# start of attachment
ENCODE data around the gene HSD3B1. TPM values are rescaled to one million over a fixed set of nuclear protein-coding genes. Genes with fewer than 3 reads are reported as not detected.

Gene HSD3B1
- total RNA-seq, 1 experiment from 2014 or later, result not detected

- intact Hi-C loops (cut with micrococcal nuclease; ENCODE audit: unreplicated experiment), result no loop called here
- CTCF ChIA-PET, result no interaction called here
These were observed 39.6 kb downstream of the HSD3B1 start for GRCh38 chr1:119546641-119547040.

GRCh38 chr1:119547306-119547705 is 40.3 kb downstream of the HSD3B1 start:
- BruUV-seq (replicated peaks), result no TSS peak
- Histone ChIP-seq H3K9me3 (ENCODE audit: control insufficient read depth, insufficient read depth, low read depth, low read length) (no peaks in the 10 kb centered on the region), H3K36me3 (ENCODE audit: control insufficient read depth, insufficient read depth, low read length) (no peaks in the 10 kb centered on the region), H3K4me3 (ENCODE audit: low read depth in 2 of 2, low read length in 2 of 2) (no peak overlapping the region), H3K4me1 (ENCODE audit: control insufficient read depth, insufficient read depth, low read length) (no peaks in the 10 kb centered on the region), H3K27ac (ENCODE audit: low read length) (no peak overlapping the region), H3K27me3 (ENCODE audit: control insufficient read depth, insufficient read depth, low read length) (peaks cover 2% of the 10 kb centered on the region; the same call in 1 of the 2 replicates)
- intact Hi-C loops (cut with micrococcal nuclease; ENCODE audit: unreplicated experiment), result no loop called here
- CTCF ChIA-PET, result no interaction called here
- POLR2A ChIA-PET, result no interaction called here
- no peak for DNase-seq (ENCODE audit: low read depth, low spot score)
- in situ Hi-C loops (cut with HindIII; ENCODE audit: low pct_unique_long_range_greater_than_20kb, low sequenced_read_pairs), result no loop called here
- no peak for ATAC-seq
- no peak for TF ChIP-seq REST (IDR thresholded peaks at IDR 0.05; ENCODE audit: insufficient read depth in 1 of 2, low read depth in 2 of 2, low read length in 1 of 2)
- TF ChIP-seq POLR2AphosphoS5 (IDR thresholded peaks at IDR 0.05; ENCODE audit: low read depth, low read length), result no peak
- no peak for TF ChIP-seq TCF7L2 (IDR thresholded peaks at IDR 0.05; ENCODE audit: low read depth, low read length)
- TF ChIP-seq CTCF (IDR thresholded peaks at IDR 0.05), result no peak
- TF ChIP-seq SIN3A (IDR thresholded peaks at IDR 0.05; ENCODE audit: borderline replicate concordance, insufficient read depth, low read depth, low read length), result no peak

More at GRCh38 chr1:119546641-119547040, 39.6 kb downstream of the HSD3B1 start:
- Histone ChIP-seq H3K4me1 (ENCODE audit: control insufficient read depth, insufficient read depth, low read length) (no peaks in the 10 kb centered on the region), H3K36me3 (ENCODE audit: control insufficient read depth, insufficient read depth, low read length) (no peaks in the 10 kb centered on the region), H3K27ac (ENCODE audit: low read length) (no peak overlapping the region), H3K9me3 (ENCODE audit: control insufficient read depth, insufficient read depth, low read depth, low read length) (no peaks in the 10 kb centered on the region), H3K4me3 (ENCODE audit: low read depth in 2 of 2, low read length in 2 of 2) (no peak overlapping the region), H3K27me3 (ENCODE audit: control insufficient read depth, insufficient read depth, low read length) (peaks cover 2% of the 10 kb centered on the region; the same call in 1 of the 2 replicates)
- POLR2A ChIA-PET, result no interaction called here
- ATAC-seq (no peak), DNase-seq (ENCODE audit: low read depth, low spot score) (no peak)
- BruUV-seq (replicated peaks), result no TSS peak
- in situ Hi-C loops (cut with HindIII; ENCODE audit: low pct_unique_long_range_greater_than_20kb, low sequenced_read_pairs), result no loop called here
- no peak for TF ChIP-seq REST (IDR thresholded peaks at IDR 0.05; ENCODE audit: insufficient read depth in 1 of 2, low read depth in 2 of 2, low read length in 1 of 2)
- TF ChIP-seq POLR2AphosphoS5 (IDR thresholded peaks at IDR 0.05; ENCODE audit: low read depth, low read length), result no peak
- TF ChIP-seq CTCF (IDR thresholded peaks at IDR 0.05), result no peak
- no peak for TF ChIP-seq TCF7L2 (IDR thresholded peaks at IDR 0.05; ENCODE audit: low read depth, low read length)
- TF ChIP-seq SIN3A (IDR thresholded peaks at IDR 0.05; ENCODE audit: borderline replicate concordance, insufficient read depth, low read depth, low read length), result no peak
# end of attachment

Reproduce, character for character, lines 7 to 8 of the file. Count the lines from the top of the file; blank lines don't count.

GRCh38 chr1:119547306-119547705 is 40.3 kb downstream of the HSD3B1 start:
- BruUV-seq (replicated peaks), result no TSS peak